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Leaders discussion: Mental models of an effective analytics team

Team dynamics have a big impact on the effectiveness of the analytics function. Selecting the right candidates and understanding existing practitioners can be a worthwhile exercise for an analytics leader. This article looks at three psychological models that have gained traction in this discipline.

There are many challenges around recruiting and building an analytics, not least of which is the constrained supply of appropriate candidates. Applying an additional filter might seem counter-intuitive when you have open roles. But hiring in the right talent, rather than any talent can see the productivity of the team increase in such a way that missing resource becomes manageable.

This is where psychological profiling at selection stage has an important part to play (and can equally be applied to existing practitioners in order to understand the nature of your incumbents). Profiling is a relatively mature dimension of human resources and operations management, but has seen relatively limited adoption by the analytics function until now. In part, this reflects the fact that long-standing psychological profiling tools, such as Myers-Briggs tests, are focused on individuals self-assessing for their personal characteristics.

In the context of a group of individuals who are required to operate as a team, building supportive and mutually beneficial relationships, and capable of close engagement with external stakeholders, a new body of models is emerging which may prove to have value for DataIQ Leaders members. Here are three of the most relevant examples.

Belbin Team Roles

Developed by Meredith Belbin in 1981, following nine years of study, these have become one of the most accessible and widely used tools to support team building. Belbin’s psychological models have been developed specifically around workplace behaviours and have begun to be adopted by companies who recognise that talent needs to operate together. There are nine Belbin Team Roles.




Resource investigator

Outgoing, explorative

Over-optimism, short-term focus


Co-operative, non-confrontational



Confident, clear thinking



Creative, complex problem-solver


Monitor evaluator

Strategic, good judgement

Critical, lacking drive


Self-starter, skilled

Narrow focus


Dynamic, courageous



Reliable, organised


Completer finisher

Conscientious, quality oriented


Profiling candidates and teams requires a trained practitioner and each organisation will have a balance of types that is specific to its culture. Analytics teams can typically be heavy on thinking roles and lacking around people orientation, which is where understanding through Belbin profiles can play a valuable part in enhancing team effectiveness (see figure 1). The downside is that this can be an expensive process, especially for a large analytics function.

Belbin team roles

Deloitte Business Chemistry

Recognising that academic personality tests did not take the workplace into account, Deloitte consulted with a biological anthropologist, Helen Fisher, who helped it to develop a list of observable personality traits and preferences that are relevant to business. This was then built out into a survey which was tested on three independent samples. The results were analysed using statistical genetic population models developed by molecular biologist, Lee Silver. This generated the four work styles in this profiling system.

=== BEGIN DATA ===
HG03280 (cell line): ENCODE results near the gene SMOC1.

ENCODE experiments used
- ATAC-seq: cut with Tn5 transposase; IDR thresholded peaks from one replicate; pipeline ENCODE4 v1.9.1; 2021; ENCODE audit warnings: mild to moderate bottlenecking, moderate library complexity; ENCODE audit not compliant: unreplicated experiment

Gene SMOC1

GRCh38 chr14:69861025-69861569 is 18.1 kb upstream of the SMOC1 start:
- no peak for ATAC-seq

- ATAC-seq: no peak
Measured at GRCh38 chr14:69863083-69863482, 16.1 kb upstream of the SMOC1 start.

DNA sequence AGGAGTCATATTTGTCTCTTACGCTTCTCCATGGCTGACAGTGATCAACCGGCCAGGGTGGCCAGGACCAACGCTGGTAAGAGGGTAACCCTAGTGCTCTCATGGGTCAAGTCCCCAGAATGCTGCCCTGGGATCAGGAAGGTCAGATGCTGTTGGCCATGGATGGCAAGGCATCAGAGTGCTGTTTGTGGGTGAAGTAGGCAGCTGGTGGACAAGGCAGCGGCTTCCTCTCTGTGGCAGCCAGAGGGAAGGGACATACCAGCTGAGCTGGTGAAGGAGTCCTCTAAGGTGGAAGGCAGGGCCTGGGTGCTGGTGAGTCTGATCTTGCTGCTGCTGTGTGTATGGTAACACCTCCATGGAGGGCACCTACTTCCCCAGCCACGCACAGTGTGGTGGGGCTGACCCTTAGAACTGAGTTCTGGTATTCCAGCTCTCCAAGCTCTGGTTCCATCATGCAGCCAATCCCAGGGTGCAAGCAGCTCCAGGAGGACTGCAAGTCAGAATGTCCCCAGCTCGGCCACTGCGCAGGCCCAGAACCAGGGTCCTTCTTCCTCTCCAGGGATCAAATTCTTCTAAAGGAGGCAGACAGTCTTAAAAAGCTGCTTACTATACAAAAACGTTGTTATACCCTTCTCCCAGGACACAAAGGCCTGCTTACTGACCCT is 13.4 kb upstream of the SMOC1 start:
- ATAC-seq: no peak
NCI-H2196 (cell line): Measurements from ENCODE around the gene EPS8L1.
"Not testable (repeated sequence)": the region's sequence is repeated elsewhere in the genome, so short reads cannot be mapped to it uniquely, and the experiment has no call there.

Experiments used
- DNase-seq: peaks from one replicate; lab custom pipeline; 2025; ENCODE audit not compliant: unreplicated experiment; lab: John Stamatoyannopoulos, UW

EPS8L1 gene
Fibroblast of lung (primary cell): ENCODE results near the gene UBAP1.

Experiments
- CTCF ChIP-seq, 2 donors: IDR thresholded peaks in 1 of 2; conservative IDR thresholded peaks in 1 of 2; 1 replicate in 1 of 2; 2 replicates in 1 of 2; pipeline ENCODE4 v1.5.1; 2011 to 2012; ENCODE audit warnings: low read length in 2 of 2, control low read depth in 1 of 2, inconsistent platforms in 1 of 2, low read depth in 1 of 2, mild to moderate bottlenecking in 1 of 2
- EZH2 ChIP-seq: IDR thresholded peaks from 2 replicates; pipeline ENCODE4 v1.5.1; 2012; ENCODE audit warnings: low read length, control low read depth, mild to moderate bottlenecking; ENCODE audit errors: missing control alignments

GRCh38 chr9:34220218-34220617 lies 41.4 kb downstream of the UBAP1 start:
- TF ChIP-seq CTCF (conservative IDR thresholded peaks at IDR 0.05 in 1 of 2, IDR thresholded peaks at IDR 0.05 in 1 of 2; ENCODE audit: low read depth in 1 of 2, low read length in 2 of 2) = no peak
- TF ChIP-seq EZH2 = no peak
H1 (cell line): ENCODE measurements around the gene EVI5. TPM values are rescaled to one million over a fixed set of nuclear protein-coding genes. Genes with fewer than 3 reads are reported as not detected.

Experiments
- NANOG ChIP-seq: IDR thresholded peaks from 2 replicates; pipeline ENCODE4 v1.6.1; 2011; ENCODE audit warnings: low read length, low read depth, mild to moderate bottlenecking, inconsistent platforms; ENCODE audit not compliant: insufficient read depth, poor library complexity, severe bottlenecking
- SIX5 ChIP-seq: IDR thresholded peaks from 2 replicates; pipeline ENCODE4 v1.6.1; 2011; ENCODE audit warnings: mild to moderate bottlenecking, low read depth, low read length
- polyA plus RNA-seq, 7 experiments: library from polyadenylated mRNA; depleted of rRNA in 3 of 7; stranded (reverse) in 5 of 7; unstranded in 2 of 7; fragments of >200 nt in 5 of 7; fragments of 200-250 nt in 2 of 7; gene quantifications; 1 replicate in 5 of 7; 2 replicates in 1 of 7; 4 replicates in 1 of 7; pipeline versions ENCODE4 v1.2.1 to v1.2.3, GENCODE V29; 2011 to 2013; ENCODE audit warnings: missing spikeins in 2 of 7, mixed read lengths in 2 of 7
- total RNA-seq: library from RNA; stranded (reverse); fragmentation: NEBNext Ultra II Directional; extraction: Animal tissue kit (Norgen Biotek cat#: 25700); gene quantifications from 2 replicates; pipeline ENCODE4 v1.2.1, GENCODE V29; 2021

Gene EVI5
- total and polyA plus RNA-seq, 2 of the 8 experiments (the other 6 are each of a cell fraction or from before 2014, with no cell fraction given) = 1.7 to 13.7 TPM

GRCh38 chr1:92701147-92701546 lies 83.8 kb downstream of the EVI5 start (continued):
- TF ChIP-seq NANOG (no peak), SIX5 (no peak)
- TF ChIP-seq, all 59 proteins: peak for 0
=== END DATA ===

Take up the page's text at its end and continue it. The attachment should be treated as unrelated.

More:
Outgoing, focused on big picture, spontaneous, risk-taker, adaptable, imaginative


Diplomatic, empathetic, traditional, relationship-oriented, self-starter, non-confrontational


Quantitative, logical, focused, competitive, experimental, inquisitive


Methodical, reserved, detail-oriented, practical, structured, loyal


Pioneers, drivers, integrators and guardians,” Suzanne M. Johnson Vickberg and Kim Christfort, Harvard Business Review, March-April 2017

Within an analytics team, effectiveness can result from the correct pairing of styles, such as having an integrator working to ensure that a driver’s work gets deployed. Conflicts can arise from the wrong mix, however, such as a pioneer proposing a solution which a guardian deems as too high-risk. If the work styles can be understood, then it enables the analytics leader to apply the most appropriate management techniques, from incentives to conciliation, to keep a project on track and the team dynamic healthy.

Google Team Effectiveness

As might be expected from the digital technology giant, optimising the performance of its analysts is a key concern. It employed re:Work to conduct interviews with Googlers which identified 250 attributes within its teams. What emerged is a set of five key dynamics which typify successful teams and which are monitored through ongoing testing and improvement.



Psychological safety

Confidence in taking risks, willing to be vulnerable


Meet deadlines, maintain standards of excellence

Structure and clarity

Clarity of roles, plans and goals


Work has personal meaning for team members


Work is thought to matter and leads to change

The most powerful of these dynamics emerged as psychological safety and members displaying high levels of this have longer job tenure and are more likely to develop innovative solutions. Notably, executives rate them as effective twice as often as others. For analytics teams in organisations with less scale than Google, this model may be hard to adopt directly, but its outputs an be used to inform recruitment choices with a little effort.

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